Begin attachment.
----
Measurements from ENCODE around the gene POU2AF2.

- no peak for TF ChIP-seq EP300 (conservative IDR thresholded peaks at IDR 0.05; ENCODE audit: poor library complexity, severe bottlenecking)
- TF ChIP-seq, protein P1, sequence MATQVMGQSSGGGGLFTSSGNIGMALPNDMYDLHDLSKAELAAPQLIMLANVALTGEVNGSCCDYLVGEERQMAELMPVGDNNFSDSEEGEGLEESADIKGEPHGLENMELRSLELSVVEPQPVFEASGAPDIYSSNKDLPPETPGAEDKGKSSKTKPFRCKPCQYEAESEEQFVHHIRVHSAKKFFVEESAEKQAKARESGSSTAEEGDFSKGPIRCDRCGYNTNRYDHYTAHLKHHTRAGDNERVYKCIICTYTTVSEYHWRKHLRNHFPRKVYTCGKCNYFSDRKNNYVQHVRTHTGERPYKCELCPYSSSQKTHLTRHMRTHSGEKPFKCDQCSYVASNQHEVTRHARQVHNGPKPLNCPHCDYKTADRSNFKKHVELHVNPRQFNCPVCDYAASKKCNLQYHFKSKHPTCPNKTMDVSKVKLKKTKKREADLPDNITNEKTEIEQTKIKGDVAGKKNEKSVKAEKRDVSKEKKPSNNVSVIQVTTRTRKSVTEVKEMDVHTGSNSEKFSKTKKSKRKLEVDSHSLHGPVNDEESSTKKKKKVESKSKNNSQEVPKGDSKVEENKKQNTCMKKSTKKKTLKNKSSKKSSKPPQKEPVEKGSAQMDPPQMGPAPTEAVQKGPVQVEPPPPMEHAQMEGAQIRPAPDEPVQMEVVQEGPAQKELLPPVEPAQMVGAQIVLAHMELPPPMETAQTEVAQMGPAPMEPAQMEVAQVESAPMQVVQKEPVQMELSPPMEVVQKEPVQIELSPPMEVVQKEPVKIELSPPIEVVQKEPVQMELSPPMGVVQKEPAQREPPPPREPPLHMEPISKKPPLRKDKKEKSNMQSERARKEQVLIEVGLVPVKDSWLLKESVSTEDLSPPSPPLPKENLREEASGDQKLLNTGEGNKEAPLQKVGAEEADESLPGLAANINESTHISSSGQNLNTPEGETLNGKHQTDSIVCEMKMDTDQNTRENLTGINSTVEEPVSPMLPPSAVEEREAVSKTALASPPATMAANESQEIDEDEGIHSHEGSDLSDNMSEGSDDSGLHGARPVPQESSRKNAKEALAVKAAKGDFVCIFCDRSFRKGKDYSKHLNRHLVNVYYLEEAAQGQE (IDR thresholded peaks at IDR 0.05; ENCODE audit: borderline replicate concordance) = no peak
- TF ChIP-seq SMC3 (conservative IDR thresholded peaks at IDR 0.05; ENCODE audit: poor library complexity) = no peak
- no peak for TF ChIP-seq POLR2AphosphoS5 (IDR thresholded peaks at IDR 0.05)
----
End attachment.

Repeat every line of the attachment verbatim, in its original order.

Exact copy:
Measurements from ENCODE around the gene POU2AF2.

- no peak for TF ChIP-seq EP300 (conservative IDR thresholded peaks at IDR 0.05; ENCODE audit: poor library complexity, severe bottlenecking)
- TF ChIP-seq, protein P1, sequence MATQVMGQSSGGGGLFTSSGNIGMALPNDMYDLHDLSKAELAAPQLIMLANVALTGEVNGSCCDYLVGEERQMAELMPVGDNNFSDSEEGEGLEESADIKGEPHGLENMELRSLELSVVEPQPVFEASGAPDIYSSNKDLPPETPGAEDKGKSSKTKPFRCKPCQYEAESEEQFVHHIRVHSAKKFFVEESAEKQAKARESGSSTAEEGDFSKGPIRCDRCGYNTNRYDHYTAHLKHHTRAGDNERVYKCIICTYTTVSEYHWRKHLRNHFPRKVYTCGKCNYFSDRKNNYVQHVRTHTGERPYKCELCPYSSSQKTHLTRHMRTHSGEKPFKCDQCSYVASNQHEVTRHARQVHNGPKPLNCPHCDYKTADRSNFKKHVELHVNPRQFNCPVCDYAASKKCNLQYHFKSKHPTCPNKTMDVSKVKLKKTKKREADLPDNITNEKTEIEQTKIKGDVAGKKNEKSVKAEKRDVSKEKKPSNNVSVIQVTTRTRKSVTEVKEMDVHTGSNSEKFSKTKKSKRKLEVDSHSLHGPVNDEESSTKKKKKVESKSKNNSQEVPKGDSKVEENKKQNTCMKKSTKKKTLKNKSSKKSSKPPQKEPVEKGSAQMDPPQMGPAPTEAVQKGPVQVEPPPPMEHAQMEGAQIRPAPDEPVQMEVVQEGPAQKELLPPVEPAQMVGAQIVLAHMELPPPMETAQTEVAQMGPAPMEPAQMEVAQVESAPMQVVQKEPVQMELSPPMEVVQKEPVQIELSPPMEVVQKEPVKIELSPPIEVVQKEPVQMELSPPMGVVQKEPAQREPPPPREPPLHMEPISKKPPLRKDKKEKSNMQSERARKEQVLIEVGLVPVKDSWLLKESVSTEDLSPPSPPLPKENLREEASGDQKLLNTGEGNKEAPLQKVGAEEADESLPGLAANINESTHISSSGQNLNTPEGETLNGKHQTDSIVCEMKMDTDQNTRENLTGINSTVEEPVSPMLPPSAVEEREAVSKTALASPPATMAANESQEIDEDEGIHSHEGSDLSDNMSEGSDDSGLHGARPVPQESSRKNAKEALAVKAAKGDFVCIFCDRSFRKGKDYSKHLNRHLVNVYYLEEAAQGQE (IDR thresholded peaks at IDR 0.05; ENCODE audit: borderline replicate concordance) = no peak
- TF ChIP-seq SMC3 (conservative IDR thresholded peaks at IDR 0.05; ENCODE audit: poor library complexity) = no peak
- no peak for TF ChIP-seq POLR2AphosphoS5 (IDR thresholded peaks at IDR 0.05)